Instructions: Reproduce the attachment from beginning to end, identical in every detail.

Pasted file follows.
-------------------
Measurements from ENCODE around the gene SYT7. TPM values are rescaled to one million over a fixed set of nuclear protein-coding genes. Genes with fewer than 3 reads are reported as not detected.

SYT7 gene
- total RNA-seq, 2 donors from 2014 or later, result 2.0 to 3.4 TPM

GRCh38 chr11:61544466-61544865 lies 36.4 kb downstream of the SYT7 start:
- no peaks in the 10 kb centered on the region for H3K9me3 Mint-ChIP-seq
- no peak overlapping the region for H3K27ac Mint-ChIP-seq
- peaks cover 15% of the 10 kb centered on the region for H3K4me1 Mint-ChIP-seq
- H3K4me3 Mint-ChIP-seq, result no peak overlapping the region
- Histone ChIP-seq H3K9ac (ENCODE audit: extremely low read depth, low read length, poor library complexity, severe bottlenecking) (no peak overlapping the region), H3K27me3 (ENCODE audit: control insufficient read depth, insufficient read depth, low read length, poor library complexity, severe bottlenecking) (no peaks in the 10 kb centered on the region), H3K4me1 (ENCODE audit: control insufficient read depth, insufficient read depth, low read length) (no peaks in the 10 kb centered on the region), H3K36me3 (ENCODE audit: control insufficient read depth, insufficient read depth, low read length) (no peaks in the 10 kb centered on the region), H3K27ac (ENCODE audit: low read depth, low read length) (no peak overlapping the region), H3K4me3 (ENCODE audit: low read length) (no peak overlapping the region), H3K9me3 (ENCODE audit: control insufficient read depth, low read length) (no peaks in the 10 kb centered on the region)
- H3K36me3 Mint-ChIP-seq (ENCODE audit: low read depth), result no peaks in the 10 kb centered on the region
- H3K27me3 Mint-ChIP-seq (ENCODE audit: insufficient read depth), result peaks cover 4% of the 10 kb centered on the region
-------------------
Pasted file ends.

Measurements from ENCODE around the gene SYT7. TPM values are rescaled to one million over a fixed set of nuclear protein-coding genes. Genes with fewer than 3 reads are reported as not detected.

SYT7 gene
- total RNA-seq, 2 donors from 2014 or later, result 2.0 to 3.4 TPM

GRCh38 chr11:61544466-61544865 lies 36.4 kb downstream of the SYT7 start:
- no peaks in the 10 kb centered on the region for H3K9me3 Mint-ChIP-seq
- no peak overlapping the region for H3K27ac Mint-ChIP-seq
- peaks cover 15% of the 10 kb centered on the region for H3K4me1 Mint-ChIP-seq
- H3K4me3 Mint-ChIP-seq, result no peak overlapping the region
- Histone ChIP-seq H3K9ac (ENCODE audit: extremely low read depth, low read length, poor library complexity, severe bottlenecking) (no peak overlapping the region), H3K27me3 (ENCODE audit: control insufficient read depth, insufficient read depth, low read length, poor library complexity, severe bottlenecking) (no peaks in the 10 kb centered on the region), H3K4me1 (ENCODE audit: control insufficient read depth, insufficient read depth, low read length) (no peaks in the 10 kb centered on the region), H3K36me3 (ENCODE audit: control insufficient read depth, insufficient read depth, low read length) (no peaks in the 10 kb centered on the region), H3K27ac (ENCODE audit: low read depth, low read length) (no peak overlapping the region), H3K4me3 (ENCODE audit: low read length) (no peak overlapping the region), H3K9me3 (ENCODE audit: control insufficient read depth, low read length) (no peaks in the 10 kb centered on the region)
- H3K36me3 Mint-ChIP-seq (ENCODE audit: low read depth), result no peaks in the 10 kb centered on the region
- H3K27me3 Mint-ChIP-seq (ENCODE audit: insufficient read depth), result peaks cover 4% of the 10 kb centered on the region